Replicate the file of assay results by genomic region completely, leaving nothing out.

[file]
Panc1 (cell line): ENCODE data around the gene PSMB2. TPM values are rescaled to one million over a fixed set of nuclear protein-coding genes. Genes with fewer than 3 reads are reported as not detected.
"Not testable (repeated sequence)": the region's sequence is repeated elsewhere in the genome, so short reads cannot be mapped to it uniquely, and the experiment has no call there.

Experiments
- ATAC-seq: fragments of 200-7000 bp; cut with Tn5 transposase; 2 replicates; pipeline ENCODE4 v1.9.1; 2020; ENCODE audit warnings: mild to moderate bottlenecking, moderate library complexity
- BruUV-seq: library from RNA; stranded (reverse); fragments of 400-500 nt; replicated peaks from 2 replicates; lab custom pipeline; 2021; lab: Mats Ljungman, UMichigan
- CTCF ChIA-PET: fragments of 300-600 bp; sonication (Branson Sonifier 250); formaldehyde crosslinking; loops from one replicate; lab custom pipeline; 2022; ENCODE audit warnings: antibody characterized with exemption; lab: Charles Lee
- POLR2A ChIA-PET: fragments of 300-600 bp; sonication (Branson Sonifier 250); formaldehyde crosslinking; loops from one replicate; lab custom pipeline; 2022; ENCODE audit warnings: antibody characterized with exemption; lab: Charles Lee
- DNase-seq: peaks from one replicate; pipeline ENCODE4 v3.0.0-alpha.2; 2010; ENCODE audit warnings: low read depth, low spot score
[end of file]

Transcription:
Panc1 (cell line): ENCODE data around the gene PSMB2. TPM values are rescaled to one million over a fixed set of nuclear protein-coding genes. Genes with fewer than 3 reads are reported as not detected.
"Not testable (repeated sequence)": the region's sequence is repeated elsewhere in the genome, so short reads cannot be mapped to it uniquely, and the experiment has no call there.

Experiments
- ATAC-seq: fragments of 200-7000 bp; cut with Tn5 transposase; 2 replicates; pipeline ENCODE4 v1.9.1; 2020; ENCODE audit warnings: mild to moderate bottlenecking, moderate library complexity
- BruUV-seq: library from RNA; stranded (reverse); fragments of 400-500 nt; replicated peaks from 2 replicates; lab custom pipeline; 2021; lab: Mats Ljungman, UMichigan
- CTCF ChIA-PET: fragments of 300-600 bp; sonication (Branson Sonifier 250); formaldehyde crosslinking; loops from one replicate; lab custom pipeline; 2022; ENCODE audit warnings: antibody characterized with exemption; lab: Charles Lee
- POLR2A ChIA-PET: fragments of 300-600 bp; sonication (Branson Sonifier 250); formaldehyde crosslinking; loops from one replicate; lab custom pipeline; 2022; ENCODE audit warnings: antibody characterized with exemption; lab: Charles Lee
- DNase-seq: peaks from one replicate; pipeline ENCODE4 v3.0.0-alpha.2; 2010; ENCODE audit warnings: low read depth, low spot score